Tourism leaders have even suggested that passengers shouldn’t be allowed to walk down the drinks and cigarette aisles in the duty-free shops as part of a campaign to get young people away from linking holidays with getting plastered. Dozens of travel trade representatives from both the UK and Spain met for a “no holds barred” discussion over what to do about “drunken tourism” which was described as a small issue with huge international repercussions because of the image it presented to the rest of the world. The meeting was held in Majorca which is one of the islands which is said to have suffered from “negative press” related to incidents involving drunken Brits and their bad behaviour.
A call is being made to Europe to tighten up legislation, with one police chief saying: “We have already banned smoking. People can’t light up for three hours when flying from the UK to Spain so why do they have to drink? What are we waiting for?”
Chief Inspector of the National Police José María Manso later told the Spanish press: “Alcohol should be banned on flights and at airports, the only thing you see is selling and selling more alcohol at Palma airport, it’s a shopping centre where alcohol and more alcohol are sold.”
The meeting also called for new laws to allow the security forces to intervene if situations with drunken passengers happened rather than being restrained by whether it was the jurisdiction of the Spanish or UK police which frequently led to confusion.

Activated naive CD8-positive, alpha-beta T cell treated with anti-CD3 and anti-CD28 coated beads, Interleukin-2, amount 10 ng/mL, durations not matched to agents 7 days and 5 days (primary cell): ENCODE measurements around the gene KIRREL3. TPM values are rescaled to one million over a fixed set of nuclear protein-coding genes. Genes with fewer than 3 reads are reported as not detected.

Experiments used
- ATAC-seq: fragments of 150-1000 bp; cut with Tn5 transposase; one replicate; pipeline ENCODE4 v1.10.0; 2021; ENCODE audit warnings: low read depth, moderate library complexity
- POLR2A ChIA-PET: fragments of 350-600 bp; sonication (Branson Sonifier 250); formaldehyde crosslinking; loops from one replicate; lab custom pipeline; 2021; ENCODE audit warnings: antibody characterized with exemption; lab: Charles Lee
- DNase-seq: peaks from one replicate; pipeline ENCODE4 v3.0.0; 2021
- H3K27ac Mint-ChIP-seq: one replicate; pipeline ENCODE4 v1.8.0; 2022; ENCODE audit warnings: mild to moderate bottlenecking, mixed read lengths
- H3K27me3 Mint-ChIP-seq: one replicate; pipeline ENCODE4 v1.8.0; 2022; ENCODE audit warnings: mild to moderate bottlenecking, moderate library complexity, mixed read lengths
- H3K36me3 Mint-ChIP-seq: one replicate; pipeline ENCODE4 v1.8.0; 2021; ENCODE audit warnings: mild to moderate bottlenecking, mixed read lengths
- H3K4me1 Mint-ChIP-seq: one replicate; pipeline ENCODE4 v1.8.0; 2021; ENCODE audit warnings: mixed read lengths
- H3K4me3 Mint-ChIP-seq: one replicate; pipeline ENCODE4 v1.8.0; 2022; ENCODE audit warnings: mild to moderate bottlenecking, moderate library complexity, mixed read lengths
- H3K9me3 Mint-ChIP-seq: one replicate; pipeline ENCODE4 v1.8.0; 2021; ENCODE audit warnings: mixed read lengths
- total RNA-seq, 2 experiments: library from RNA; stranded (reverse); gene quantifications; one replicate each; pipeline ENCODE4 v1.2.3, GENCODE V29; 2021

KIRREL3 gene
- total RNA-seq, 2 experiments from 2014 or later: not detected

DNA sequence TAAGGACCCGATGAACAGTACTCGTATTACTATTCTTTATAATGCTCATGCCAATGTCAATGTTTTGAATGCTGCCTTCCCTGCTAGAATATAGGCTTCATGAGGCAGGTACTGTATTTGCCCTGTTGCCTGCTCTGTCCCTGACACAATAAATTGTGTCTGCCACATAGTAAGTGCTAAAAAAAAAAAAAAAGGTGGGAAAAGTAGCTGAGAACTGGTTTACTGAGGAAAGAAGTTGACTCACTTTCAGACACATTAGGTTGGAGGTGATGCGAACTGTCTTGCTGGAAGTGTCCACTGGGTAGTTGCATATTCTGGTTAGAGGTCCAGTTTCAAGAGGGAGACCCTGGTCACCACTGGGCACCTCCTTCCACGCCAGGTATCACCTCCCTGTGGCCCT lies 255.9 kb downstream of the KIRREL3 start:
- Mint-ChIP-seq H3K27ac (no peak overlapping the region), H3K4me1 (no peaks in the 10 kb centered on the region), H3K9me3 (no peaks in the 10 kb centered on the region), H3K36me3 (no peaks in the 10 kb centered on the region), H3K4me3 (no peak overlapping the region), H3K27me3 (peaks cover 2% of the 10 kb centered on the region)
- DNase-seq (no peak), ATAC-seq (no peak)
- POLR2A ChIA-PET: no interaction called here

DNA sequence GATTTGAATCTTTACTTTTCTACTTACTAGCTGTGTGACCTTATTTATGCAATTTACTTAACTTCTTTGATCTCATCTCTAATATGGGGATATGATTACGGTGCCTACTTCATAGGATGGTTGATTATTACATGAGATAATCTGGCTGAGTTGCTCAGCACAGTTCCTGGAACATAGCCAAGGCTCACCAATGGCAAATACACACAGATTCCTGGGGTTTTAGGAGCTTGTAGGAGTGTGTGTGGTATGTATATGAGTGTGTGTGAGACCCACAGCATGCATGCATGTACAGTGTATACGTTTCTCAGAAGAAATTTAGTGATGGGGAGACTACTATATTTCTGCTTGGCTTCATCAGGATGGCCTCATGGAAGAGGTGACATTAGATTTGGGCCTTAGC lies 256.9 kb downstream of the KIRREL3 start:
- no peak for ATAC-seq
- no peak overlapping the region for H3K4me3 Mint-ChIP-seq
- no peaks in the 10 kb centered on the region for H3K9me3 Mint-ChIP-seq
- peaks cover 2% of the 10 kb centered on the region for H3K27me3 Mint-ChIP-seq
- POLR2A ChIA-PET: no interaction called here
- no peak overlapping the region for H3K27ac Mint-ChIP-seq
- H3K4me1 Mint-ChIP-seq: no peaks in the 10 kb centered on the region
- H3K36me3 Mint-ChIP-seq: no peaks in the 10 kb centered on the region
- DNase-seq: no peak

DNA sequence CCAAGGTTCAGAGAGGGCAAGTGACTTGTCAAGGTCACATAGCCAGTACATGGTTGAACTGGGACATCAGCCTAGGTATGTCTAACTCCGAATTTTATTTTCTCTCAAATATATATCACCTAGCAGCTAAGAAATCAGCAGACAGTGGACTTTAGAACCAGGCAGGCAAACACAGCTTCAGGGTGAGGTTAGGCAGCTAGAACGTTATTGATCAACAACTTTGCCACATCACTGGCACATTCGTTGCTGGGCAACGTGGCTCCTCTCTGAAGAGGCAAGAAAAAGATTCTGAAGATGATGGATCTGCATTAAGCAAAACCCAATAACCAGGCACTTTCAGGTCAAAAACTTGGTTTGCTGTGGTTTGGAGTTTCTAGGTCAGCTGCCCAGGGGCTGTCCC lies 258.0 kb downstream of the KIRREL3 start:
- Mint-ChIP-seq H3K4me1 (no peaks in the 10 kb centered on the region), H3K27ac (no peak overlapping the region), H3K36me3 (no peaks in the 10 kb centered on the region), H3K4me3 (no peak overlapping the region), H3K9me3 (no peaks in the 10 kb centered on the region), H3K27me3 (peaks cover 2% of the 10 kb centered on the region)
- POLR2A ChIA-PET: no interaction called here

The security forces believe the only way forward is to ban alcohol at airports and on flights. One speaker referred to a European airline that allows children under 16 to drink on a plane while other companies restrict alcohol consumption to those aged 20 and over.
The seminar in Palma was held under the so-called Chatham House rules which allow speakers to voice their opinions without revealing their identity or facing any repercussions.
One representative of a British airport said: “The key is prevention, preventing these passengers from getting on the plane” and even drinking in establishments where alcohol is sold.”
Tourism leaders said there had to be a tough approach which would take “courage and ambition” to solve the problem which is also being blamed for balconing deaths and serious injuries.